New Site Promotes Chinese-Canadian Heritage


Photo of Chinese Men and Women. Courtesy of the UBC Library Rare Books and Special Collections.

The Chinese Experience in British Columbia.  Thanks to UBC Library and the City of Vancouver Archives, a new website offers users a fascinating look at a century of local Chinese-Canadian heritage – and students and teachers an array of learning opportunities.The site, entitled The Chinese Experience in British Columbia, is found at www.library.ubc.ca/chineseinbc. It features digitized holdings from two sources: the Wallace B. Chung and Madeline H. Chung Collection at UBC, and the Yip family and Yip Sang Company collection at the City of Vancouver Archives. (Digitization refers to the conversion of analogue objects – such as books, journals, audio and video recordings – into digital formats that can be accessed by anyone with a computer and an Internet connection.) Quotes from renowned Canadian author Wayson Choy also appear on the site alongside various images. 

More than 2,300 items from the exceptional Chung Collection – a designated national treasure worth more than $5 million – have been digitized for the site. This process is ongoing, with more items being added regularly. The collection, which focuses on the Asian experience in Canada, West Coast history and the Canadian Pacific Railway, features more than 25,000 items, and the goal is to eventually have most of these digitized and available on the website. 

More than 600 letters from the Yip family and Yip Sang Company – a prominent family and business from Vancouver’s Chinatown – are featured on the site. Most of these letters involved Chinese-Canadian immigrants, their families in China, requests for financial assistance, etc. They came to the Wing Sang building in Chinatown because Yip Sang acted as an unofficial postmaster for Vancouver’s Chinese community (the building was also home to Yip Sang’s business); letters addressed in Chinese characters weren’t able to pass through the Canadian postage system.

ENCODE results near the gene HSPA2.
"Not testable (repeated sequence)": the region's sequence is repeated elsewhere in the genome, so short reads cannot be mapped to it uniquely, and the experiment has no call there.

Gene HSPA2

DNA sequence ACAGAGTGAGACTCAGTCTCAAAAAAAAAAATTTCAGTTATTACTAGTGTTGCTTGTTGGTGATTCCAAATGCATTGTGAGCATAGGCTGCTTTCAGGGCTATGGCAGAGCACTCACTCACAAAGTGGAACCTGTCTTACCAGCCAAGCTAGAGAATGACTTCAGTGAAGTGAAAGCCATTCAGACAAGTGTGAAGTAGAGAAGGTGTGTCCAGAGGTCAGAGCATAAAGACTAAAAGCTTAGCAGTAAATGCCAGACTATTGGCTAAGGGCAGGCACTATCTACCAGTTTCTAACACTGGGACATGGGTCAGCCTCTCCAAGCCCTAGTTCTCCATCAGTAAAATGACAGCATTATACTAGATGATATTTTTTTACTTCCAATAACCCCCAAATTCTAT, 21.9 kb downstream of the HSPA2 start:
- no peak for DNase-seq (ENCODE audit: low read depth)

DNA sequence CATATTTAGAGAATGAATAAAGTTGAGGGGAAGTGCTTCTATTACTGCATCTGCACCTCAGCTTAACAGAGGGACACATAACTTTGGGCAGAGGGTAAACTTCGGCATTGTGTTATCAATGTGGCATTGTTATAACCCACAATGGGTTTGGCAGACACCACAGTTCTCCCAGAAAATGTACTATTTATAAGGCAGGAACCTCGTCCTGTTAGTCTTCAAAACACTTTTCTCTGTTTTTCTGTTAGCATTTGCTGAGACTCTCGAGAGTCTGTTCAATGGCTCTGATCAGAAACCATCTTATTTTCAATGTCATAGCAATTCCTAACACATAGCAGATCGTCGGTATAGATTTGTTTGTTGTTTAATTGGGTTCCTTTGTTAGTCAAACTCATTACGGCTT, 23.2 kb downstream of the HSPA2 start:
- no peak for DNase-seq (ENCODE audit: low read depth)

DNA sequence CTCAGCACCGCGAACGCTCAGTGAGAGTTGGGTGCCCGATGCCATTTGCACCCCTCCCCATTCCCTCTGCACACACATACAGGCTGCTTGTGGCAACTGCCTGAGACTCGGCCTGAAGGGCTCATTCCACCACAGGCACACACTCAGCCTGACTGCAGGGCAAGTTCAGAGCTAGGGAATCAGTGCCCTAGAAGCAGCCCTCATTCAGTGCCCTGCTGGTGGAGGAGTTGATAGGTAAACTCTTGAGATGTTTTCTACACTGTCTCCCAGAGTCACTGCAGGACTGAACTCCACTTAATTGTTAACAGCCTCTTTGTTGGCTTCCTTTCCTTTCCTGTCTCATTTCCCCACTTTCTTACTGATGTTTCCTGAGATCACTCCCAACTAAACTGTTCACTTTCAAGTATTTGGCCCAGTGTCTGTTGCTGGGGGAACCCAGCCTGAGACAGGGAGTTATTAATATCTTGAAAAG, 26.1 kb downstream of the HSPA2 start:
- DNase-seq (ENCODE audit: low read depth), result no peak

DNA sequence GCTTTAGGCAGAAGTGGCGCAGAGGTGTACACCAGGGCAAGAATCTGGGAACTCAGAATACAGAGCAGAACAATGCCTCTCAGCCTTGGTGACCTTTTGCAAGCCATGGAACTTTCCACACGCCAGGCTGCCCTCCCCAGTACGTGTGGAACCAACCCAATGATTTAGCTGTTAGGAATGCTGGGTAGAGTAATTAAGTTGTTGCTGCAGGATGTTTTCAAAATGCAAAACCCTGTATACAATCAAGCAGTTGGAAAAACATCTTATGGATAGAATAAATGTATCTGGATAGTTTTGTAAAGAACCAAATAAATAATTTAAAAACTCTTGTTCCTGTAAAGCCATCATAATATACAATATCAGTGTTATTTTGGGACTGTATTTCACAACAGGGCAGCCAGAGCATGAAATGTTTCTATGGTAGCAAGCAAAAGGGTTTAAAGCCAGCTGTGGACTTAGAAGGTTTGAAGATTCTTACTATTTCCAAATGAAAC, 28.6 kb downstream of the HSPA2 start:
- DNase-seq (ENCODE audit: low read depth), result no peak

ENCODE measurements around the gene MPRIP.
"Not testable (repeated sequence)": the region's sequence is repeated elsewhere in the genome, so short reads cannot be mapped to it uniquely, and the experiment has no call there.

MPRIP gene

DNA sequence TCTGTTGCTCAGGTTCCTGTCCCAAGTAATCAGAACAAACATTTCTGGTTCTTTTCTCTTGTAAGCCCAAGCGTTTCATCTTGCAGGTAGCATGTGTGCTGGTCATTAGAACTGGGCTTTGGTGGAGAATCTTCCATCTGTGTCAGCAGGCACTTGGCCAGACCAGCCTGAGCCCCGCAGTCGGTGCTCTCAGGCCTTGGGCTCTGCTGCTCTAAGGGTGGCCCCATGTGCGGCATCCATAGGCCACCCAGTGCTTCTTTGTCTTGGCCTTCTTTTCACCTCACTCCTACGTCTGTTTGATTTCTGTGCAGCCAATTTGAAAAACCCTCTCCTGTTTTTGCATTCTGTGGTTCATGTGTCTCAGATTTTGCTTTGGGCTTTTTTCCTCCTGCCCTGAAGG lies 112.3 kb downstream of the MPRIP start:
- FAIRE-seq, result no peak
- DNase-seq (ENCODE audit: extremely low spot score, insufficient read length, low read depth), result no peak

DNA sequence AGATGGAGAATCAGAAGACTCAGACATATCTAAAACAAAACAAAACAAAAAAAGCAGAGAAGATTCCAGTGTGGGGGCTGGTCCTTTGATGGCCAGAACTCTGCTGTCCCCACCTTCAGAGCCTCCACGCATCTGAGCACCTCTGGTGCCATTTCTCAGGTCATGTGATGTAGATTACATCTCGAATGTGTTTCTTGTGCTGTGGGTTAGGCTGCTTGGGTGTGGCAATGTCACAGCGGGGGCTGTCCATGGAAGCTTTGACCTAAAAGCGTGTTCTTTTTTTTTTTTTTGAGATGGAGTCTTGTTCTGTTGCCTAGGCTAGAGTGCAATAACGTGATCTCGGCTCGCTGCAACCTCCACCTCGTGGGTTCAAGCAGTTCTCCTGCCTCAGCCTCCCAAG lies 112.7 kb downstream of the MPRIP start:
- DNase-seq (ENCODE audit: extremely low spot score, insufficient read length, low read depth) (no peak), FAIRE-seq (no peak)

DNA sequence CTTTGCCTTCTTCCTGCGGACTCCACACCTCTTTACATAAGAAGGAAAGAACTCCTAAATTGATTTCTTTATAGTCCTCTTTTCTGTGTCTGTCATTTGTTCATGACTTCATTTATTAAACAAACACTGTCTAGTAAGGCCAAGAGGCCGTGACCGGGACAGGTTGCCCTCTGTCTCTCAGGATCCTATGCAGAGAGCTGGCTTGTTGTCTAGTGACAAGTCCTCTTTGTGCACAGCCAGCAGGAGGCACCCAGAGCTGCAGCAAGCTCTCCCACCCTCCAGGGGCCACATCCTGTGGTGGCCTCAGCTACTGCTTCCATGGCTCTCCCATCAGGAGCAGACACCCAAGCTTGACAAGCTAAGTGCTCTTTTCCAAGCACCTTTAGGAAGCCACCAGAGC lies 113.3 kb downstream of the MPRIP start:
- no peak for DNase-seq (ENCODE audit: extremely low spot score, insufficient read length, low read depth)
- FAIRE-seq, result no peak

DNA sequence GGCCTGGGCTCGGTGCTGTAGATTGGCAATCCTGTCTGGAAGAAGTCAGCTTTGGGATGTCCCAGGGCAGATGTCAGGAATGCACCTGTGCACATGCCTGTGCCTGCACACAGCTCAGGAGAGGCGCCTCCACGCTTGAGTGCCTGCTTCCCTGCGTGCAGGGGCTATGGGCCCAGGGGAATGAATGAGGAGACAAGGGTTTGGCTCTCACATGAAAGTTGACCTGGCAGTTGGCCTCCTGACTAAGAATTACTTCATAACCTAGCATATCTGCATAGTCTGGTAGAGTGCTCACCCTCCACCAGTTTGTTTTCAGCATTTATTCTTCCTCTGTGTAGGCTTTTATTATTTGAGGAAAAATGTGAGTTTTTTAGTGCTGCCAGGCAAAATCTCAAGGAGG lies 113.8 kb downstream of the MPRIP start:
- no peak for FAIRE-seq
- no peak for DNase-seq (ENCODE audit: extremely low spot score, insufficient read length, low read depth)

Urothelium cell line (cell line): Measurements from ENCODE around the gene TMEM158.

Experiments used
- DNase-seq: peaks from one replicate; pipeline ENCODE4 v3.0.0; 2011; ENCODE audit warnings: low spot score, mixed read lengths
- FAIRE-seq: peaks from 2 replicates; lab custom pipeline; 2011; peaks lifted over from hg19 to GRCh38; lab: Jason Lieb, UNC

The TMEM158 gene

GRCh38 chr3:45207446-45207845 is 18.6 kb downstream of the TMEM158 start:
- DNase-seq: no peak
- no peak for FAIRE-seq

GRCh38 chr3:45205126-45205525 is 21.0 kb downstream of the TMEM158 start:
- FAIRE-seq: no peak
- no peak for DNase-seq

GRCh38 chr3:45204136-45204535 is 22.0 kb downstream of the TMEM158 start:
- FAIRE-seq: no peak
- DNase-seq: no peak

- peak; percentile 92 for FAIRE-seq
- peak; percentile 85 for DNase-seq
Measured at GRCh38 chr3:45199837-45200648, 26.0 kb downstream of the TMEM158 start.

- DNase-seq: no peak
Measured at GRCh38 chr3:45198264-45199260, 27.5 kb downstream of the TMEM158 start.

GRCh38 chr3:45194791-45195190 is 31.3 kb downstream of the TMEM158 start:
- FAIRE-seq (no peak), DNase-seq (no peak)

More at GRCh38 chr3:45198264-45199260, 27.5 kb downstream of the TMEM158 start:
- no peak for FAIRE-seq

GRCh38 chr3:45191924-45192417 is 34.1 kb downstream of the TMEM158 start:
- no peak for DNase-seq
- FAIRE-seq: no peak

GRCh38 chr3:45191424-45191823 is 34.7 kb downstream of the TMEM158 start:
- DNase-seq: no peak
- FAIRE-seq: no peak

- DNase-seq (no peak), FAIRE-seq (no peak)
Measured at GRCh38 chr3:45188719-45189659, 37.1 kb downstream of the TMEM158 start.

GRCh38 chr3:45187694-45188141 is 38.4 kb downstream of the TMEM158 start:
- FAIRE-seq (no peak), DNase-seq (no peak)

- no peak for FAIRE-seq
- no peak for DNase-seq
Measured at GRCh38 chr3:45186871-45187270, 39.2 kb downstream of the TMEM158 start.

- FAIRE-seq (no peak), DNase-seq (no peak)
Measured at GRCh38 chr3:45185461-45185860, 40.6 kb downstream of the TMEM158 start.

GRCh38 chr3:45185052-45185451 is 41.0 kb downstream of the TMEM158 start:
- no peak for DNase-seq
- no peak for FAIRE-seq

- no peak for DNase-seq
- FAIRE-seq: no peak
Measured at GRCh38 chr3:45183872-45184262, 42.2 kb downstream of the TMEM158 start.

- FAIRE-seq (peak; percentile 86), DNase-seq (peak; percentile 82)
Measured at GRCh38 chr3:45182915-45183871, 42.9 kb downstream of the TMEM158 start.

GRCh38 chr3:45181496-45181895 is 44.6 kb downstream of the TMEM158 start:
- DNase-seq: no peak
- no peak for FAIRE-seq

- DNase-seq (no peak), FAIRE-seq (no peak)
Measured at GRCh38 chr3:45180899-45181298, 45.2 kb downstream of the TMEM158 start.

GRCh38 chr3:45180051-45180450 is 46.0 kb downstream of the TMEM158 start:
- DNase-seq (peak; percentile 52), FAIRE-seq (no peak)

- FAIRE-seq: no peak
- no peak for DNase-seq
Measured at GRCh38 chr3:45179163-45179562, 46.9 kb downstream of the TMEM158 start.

Yip Sang also was the Chinese passenger agent for the CPR, meaning that any Chinese residents from Vancouver wanting to sail to China would have proceeded through him. Included on the website is the entire run of 899 ticket stub books from the Chung Collection. Names of passengers are indexed, which enables users to search for ancestors. The site also enables users to share information and stories, such as providing names of unidentified people in photos or translations of Chinese passengers or characters. 

Meanwhile, schools, teachers and students are allowed to reproduce, share electronically, exhibit, crop, translate, archive and use any content on the site and the associated digital collections for non-commercial purposes. Teachers can also use, modify, reproduce and distribute website text for non-commercial purposes without having to request additional permission. 

The Chinese Experience in British Columbia was made possible in part through the Canadian Culture Online Program from the Department of Canadian Heritage, Library and Archives Canada and the Canadian Council of Archives. 

For more information, please contact:
Glenn Drexhage
Communications Officer, UBC Library
Tel:604-827-3434
E-mail: [email protected]
www.library.ubc.ca
www.ikebarberlearningcentre.ubc.ca

www.ubcvault.ca

Remember federal election day [political advertisement]. Photo courtesy of UBC Library Rare Books and Special Collections.

Envelope, Chen Dian Quan to father, Chen Da Chun, 1904. Photo courtesy of the City of Vancouver Archives.

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